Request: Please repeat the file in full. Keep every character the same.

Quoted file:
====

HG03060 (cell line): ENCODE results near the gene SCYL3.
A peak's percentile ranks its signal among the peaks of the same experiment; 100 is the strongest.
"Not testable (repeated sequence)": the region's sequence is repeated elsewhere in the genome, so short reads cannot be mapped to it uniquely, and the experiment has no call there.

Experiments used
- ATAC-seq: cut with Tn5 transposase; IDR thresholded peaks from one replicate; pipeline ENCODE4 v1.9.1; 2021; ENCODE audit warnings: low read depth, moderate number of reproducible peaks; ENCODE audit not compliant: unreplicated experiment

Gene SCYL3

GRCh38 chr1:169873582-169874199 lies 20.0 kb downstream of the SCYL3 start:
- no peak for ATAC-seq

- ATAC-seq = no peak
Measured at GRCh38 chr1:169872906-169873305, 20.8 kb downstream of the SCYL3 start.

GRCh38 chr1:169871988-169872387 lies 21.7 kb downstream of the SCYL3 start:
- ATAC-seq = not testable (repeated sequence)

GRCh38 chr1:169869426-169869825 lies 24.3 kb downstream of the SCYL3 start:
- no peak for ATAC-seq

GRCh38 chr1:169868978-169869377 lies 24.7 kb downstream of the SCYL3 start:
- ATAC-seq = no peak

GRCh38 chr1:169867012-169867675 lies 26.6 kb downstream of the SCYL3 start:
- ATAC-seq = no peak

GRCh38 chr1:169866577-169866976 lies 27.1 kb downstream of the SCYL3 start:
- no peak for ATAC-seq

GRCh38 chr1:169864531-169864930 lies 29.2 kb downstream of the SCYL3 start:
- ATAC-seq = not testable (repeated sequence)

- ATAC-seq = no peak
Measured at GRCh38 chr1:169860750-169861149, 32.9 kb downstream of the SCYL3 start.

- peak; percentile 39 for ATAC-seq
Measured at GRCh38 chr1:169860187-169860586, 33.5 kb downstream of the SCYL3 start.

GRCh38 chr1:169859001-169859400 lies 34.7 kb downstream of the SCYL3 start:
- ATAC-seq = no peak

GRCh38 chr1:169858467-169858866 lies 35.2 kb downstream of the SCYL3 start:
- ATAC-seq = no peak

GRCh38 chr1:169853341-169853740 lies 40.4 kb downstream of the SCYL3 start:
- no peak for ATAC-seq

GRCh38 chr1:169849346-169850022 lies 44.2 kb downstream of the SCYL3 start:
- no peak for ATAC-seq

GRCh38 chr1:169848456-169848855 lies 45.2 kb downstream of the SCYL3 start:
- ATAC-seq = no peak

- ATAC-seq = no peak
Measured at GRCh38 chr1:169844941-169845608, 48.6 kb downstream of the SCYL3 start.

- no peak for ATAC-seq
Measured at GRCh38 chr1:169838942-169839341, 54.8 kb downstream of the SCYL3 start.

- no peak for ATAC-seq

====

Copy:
HG03060 (cell line): ENCODE results near the gene SCYL3.
A peak's percentile ranks its signal among the peaks of the same experiment; 100 is the strongest.
"Not testable (repeated sequence)": the region's sequence is repeated elsewhere in the genome, so short reads cannot be mapped to it uniquely, and the experiment has no call there.

Experiments used
- ATAC-seq: cut with Tn5 transposase; IDR thresholded peaks from one replicate; pipeline ENCODE4 v1.9.1; 2021; ENCODE audit warnings: low read depth, moderate number of reproducible peaks; ENCODE audit not compliant: unreplicated experiment

Gene SCYL3

GRCh38 chr1:169873582-169874199 lies 20.0 kb downstream of the SCYL3 start:
- no peak for ATAC-seq

- ATAC-seq = no peak
Measured at GRCh38 chr1:169872906-169873305, 20.8 kb downstream of the SCYL3 start.

GRCh38 chr1:169871988-169872387 lies 21.7 kb downstream of the SCYL3 start:
- ATAC-seq = not testable (repeated sequence)

GRCh38 chr1:169869426-169869825 lies 24.3 kb downstream of the SCYL3 start:
- no peak for ATAC-seq

GRCh38 chr1:169868978-169869377 lies 24.7 kb downstream of the SCYL3 start:
- ATAC-seq = no peak

GRCh38 chr1:169867012-169867675 lies 26.6 kb downstream of the SCYL3 start:
- ATAC-seq = no peak

GRCh38 chr1:169866577-169866976 lies 27.1 kb downstream of the SCYL3 start:
- no peak for ATAC-seq

GRCh38 chr1:169864531-169864930 lies 29.2 kb downstream of the SCYL3 start:
- ATAC-seq = not testable (repeated sequence)

- ATAC-seq = no peak
Measured at GRCh38 chr1:169860750-169861149, 32.9 kb downstream of the SCYL3 start.

- peak; percentile 39 for ATAC-seq
Measured at GRCh38 chr1:169860187-169860586, 33.5 kb downstream of the SCYL3 start.

GRCh38 chr1:169859001-169859400 lies 34.7 kb downstream of the SCYL3 start:
- ATAC-seq = no peak

GRCh38 chr1:169858467-169858866 lies 35.2 kb downstream of the SCYL3 start:
- ATAC-seq = no peak

GRCh38 chr1:169853341-169853740 lies 40.4 kb downstream of the SCYL3 start:
- no peak for ATAC-seq

GRCh38 chr1:169849346-169850022 lies 44.2 kb downstream of the SCYL3 start:
- no peak for ATAC-seq

GRCh38 chr1:169848456-169848855 lies 45.2 kb downstream of the SCYL3 start:
- ATAC-seq = no peak

- ATAC-seq = no peak
Measured at GRCh38 chr1:169844941-169845608, 48.6 kb downstream of the SCYL3 start.

- no peak for ATAC-seq
Measured at GRCh38 chr1:169838942-169839341, 54.8 kb downstream of the SCYL3 start.

- no peak for ATAC-seq